End the Francisco Rodriguez Cy Young Talk, Please

There’s no two ways about it — being a huge Angels fan, I have plenty of affection for Frankie Rodriguez. He was lights out in ’02 when the team won the World Series, and he’s been a stud in the pen ever since. You can’t possibly be an Angels fan and not love Frankie. Sure, he makes saves more adventurous than they need to be, but he still gets the job done more often than not; there’s much more to like about him than not to like. Anyway, that all being said, I’m getting sick of people suggesting that Frankie is a candidate for the Cy Young Award in the AL this year (ESPN’s Tim Kurkjian on Thursday night on SportsCenter for one). On what grounds? The fact that he happens to play for the team that’s won the most and that’s happened to generate the most save chances in the league? The fact that he might wind up breaking a record because of this? I agree, he’s having a special season in terms of the numbers, but I can’t agree that his season is worthy of Cy Young contention.

Frankie hasn’t pitched a fraction of the innings that studs like Cliff Lee and Roy Halladay — my top two candidates — have thrown. These guys are giving 7, 8, 9 innings an outing for their team — all quality innings, too. These guys have been unhittable for most of the season, being more effective than Frankie who only has to pitch one inning at a time. Not only have Lee and Halladay been spectacular making them more deserving than K-Rod, but Frankie isn’t even the top closer in the league. Joe Nathan (the best closer in baseball the last five years), Jonathan Papelbon, Joakim Soria, and Mariano Rivera have all been more effective this year pitching a similar amount of innings. The only difference between Frankie and those other four guys (aside from those guys being more effective) is that Frankie has more saves. That’s it. Doesn’t mean he’s been any better, just means his team has created more save situations. I’m not hating on Frankie here because he’s a reliable closer and has been one of the most reliable closers over the past few years, but he just has no business being mentioned in any Cy Young talk. As far as I’m concerned, it’s between Cliff Lee and Roy Halladay, and pretty much nobody else. Plain and simple. Let’s just hope the writers don’t screw this up as they’re so frequently known to do.

Angels Screwing Frankie Rodriguez?

The big hubbab around Angels camp is that closer Frankie Rodriguez is headed to arbitration in what could be his final year with the Angels. This is a huge deal for me as an Angel fan, and applies to almost any baseball fan whose bullpen could use a closer. When asked if this could be his last season with the Angels, K-Rod said “Yeah, probably. If they wanted me here, they would have done something a long time ago.” We can’t make the Angels out to be the bad guys just yet — they offered him a lucrative three-year $34 million deal. Frankie turned it down because he saw what the dumbass Yankees gave Mariano Rivera — $45 mil over three years — and he wants that sort of kesef. Gilbert at Obscure Sports Quarterly says it’s not time to panic just yet. I agree, and would add a few more points to that.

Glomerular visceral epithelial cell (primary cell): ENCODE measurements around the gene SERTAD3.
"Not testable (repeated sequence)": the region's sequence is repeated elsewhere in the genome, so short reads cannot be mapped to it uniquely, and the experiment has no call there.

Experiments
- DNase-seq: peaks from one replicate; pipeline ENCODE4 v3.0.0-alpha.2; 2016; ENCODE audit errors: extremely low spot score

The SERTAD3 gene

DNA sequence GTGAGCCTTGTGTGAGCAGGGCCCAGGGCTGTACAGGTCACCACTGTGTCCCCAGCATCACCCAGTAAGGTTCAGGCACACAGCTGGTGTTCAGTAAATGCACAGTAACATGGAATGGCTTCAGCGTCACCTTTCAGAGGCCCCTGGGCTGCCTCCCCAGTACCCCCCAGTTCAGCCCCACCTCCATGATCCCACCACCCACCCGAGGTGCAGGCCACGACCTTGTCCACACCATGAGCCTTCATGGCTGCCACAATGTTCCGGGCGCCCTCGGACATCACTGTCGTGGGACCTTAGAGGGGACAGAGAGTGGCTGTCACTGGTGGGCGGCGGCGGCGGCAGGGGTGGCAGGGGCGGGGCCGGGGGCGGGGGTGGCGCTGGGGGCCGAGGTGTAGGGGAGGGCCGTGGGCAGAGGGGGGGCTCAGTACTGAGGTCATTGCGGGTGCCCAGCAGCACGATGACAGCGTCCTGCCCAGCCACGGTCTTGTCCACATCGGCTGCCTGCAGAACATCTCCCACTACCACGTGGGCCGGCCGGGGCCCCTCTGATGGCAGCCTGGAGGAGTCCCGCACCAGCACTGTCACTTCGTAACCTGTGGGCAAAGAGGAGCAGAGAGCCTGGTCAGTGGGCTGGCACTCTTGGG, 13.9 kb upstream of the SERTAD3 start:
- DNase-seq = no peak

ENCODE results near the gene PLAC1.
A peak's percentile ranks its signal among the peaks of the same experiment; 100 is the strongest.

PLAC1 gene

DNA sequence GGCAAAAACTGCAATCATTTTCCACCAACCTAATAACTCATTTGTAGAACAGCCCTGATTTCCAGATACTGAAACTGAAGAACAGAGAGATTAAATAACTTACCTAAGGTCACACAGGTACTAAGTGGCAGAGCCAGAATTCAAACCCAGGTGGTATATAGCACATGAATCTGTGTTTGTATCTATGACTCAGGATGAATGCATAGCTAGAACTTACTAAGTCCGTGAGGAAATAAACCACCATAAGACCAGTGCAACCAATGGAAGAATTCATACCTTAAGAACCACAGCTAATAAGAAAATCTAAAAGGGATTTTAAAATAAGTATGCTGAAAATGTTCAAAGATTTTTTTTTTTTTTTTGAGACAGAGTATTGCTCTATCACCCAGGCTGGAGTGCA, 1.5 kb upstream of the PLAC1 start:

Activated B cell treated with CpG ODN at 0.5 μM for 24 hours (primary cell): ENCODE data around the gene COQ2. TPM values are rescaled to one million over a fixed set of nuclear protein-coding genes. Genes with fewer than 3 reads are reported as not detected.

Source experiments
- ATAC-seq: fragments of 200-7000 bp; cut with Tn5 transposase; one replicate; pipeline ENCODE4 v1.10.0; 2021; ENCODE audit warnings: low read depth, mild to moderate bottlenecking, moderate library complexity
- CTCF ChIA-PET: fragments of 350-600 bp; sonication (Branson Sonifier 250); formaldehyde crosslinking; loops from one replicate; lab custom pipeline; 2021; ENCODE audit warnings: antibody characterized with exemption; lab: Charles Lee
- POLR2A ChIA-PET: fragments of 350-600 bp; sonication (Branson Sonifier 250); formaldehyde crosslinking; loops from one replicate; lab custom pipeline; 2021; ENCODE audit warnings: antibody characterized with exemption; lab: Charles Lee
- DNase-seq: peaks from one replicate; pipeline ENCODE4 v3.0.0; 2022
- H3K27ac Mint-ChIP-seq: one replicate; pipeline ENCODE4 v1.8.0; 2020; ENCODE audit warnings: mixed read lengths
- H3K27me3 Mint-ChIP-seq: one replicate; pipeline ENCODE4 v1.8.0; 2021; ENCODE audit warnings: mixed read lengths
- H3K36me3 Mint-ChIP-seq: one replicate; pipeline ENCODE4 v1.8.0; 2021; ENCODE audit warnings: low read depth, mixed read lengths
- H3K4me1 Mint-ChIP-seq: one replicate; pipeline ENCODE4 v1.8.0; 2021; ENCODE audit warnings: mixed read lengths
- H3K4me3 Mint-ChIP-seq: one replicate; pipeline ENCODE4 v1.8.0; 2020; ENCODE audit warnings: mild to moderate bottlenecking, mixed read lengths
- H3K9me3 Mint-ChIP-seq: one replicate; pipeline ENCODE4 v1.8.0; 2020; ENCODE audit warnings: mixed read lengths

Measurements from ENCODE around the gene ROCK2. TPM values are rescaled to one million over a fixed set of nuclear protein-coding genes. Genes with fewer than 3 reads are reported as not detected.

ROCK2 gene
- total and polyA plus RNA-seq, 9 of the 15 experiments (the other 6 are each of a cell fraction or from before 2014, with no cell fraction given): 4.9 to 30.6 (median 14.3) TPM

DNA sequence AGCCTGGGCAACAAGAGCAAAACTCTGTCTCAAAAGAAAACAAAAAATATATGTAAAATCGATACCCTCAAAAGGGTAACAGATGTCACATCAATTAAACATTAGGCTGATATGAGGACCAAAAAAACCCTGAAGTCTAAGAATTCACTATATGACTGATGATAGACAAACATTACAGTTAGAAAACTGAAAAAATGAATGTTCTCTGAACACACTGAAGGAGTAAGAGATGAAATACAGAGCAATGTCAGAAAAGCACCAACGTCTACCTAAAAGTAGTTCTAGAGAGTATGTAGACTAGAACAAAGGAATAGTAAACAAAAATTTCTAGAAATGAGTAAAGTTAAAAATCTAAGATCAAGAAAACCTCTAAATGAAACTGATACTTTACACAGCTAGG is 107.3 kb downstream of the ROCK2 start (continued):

For one, as a baseball fan it’s important to keep tabs on how much other teams are spending on players — that sets the market and impacts the ability of your team to keep its players. That’s why I was so upset the Angels spent $90 million on Torii Hunter. Amongst other things, I was upset that signing priced the market so high, and I knew it would make it tougher for the Angels to re-sign Frankie, John Lackey, and Kelvim Escobar. And that’s exactly what’s happened. The Angels had no problem dropping $90 mil on Hunter when $75 was probably sufficient. Now they’re balking over $10 million to Frankie? Great. Next, the gap between what the Angels are offering Frankie and what K-Rod wants is the second largest of all arbitration cases this spring. That’s bad news. That means the Angels will be finding faults and picking on one of the faces of their organization. Arbitration is a nasty, nasty aspect of the game and it kills me as an Angels fan to think their objective in the negotiations is to diminish his value.

It would not be the end of the world if Frankie weren’t retained at the end of the year, but I think the team would be a lot better off with him than without him. Still, as Gilbert said, a lot can change in a year (and I remember a certain closer giving up a certain home run to a certain Red Sox left fielder to end a certain playoff game). And if Francisco Cordero got $46 million over four years from the Reds, it makes me cringe to think what Frankie will be due on the market. I can’t stand arbitration. $90 million to Torii Hunter spent freely, and now the pockets are tightening over an extra $2.5 million to Frankie? That’s not a good sign and I’d like to see it change.